Vancouver Aquarium citing “new era” will stop displaying whales, dolphins

One of the world’s top aquariums, the Vancouver Aquarium, has announced it will stop displaying whales and dolphins in its popular exhibit.

Just one cetacean still lives in the aquarium. Over recent years, two belugas, a porpoise and a false killer whale have all died from various causes. Only Helen, a Pacific white-sided dolphin who was brought to the aquarium after getting caught in a Japanese fishing net 12 years ago, remains at the facility.

Aquarium CEO John Nightingale said in a release that the people who fought to get whales out of captivity was taking too much of the aquarium’s focus and energy.

We are moving into a new era.”

What’s going on in the world’s oceans is changing so rapidly, it needs every ounce of effort that all of us can give it. We could use the energy that those people spend bashing the aquarium to help with issues in nature. And I don’t care what they want to do, what cause they pick – there’s so much to be done.”

Helen, who has only partial flippers can’t be released into the wild. Believed to be in her early 30s, Helen is considered a senior-aged dolphin. The aquarium had tried to find her a companion because dolphins are a social species but says that because of court challenges and long processes in getting Helen a companion, it has been difficult to get another cetaceans.

The Vancouver Aquarium Marine Mammal Rescue Centre is the only marine mammal hospital of its kind in Canada and Nightingale said it will continue to rescue and rehabilitate animals in need, including whales or dolphins. The authorization to save a stranded, sick or injured marine animal is provided by Fisheries and Oceans Canada (DFO) in advance of any rescue effort. Rescued animals are transferred to the Marine Mammal Rescue Centre – located outside Stanley Park – for critical, short-term care, with the aim to rehabilitate and release back to the wild.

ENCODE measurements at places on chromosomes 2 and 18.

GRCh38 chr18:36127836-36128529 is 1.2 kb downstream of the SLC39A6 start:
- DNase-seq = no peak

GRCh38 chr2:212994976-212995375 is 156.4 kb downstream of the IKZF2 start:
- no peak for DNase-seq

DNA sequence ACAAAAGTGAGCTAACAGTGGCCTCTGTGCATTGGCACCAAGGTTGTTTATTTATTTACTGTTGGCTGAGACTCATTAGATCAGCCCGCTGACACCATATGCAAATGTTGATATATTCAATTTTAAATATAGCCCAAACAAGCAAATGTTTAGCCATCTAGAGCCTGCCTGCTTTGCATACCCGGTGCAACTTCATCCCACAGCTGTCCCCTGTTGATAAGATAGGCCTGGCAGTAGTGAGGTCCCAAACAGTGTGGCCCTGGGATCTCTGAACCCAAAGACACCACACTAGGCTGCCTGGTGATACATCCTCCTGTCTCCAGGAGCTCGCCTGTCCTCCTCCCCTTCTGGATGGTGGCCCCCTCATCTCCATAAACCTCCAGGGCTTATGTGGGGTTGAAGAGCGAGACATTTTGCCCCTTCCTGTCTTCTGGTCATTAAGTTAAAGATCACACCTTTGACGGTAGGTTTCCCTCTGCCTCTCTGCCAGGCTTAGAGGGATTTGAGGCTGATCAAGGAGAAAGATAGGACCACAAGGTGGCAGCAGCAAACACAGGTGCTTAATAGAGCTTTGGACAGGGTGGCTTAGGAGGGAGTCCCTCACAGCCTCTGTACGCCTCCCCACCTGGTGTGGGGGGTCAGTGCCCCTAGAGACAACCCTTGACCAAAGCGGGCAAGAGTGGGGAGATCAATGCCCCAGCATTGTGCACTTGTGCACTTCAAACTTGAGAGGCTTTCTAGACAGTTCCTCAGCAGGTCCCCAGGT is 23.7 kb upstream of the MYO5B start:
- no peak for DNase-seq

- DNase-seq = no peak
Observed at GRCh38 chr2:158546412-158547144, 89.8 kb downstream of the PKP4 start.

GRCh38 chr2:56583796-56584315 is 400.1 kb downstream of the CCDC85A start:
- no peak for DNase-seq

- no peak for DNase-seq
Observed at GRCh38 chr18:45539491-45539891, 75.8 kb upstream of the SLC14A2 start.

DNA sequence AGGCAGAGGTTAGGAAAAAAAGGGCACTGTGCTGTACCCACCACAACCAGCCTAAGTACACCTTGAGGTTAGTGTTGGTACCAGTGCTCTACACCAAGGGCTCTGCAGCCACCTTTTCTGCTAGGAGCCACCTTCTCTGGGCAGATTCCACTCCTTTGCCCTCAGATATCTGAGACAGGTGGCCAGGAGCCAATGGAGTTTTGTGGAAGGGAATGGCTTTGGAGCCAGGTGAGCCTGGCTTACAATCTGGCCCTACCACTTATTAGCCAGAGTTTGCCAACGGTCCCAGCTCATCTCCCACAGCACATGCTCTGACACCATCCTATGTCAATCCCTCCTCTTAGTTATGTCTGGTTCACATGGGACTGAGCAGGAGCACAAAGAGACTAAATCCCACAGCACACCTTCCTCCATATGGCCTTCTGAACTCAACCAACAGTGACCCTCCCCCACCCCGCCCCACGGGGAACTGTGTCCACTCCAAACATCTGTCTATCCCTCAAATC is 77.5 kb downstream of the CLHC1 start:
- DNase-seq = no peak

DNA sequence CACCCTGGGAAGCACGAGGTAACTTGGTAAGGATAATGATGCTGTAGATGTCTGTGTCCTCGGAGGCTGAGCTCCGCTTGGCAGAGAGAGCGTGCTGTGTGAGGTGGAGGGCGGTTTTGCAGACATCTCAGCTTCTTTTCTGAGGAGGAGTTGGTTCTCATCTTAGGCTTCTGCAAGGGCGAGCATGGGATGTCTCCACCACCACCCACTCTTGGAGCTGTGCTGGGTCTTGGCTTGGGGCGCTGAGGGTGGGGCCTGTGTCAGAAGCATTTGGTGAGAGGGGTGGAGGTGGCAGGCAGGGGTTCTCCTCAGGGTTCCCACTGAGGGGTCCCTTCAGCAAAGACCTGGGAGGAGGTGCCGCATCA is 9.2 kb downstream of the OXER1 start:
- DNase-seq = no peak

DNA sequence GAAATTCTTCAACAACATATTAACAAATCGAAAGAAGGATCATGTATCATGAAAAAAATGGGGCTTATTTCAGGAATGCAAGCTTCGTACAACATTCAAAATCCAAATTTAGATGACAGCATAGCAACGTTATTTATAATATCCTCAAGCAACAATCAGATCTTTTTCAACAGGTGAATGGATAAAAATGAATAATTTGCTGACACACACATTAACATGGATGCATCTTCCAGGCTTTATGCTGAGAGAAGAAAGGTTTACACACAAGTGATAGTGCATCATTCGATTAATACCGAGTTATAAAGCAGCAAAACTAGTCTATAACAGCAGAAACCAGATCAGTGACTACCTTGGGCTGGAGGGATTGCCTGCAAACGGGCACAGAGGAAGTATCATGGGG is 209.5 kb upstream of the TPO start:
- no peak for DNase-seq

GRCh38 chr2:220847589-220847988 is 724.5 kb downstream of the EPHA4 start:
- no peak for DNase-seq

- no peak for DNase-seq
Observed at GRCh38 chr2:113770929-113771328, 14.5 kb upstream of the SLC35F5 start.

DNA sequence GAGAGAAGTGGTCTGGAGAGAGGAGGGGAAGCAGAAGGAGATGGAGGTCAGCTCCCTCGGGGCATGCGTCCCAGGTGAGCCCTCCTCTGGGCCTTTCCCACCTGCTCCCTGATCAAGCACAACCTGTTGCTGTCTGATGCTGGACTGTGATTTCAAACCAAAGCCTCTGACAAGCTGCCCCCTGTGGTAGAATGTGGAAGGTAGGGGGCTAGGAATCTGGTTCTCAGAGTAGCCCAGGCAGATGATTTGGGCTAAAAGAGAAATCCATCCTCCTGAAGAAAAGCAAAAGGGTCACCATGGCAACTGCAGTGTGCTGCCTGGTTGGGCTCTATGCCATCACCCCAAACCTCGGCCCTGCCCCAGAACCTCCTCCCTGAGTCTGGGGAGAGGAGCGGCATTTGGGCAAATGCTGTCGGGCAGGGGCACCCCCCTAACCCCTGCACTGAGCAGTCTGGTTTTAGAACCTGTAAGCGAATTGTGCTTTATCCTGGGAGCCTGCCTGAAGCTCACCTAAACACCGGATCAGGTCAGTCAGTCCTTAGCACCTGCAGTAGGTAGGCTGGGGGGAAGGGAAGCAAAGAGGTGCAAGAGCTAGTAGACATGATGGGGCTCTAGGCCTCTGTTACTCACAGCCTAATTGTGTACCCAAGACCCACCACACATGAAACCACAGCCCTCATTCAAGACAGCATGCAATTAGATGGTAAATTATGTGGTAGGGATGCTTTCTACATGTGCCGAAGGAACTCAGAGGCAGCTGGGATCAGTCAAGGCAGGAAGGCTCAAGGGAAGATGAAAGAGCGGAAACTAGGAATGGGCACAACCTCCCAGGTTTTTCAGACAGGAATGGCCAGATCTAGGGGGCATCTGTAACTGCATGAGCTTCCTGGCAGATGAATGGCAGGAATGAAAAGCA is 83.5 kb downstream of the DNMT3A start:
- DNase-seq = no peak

Should a rescued cetacean need ongoing care, the animal care team will identify an appropriate long-term facility and work to arrange for a transfer of the patient. When necessary, on a temporary basis, we may need to house a rescued cetacean at our unique facility until an appropriate receiving facility has been identified. The Aquarium’s intention is to continue to provide temporary care to rescued cetaceans as requested by professional veterinarians and DFO.


Despite the change in approach, Nightingale said the aquarium is still challenging the Vancouver Park Board’s decision to ban any new whales, dolphins or porpoises from being brought into the facility.

A judicial review will determine whether the move violated the aquarium’s contract, something Nightingale argued is an important issue to resolve moving forward.

The aquarium also wants the right to occasionally care for rescued whales and dolphins on a temporary basis until they can be transported elsewhere.

Camille Labchuk, a lawyer and executive director of Animal Justice, called the move a tremendous victory and that the aquarium has finally accepted that whale and dolphin captivity is no longer social acceptable in Canada.

But the Aquarium’s new position comes extremely late in the game. For decades, the Aquarium has fought tooth and nail against attempts to restrict or prohibit whale and dolphin captivity at its facility. The Aquarium is now backing down from this fight, but only after years of being the target of protests, being embroiled in lawsuits, and hit with a ban on cetacean captivity imposed by Vancouver’s Park Board.”

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Peg Fong is also in recovery from newspapers

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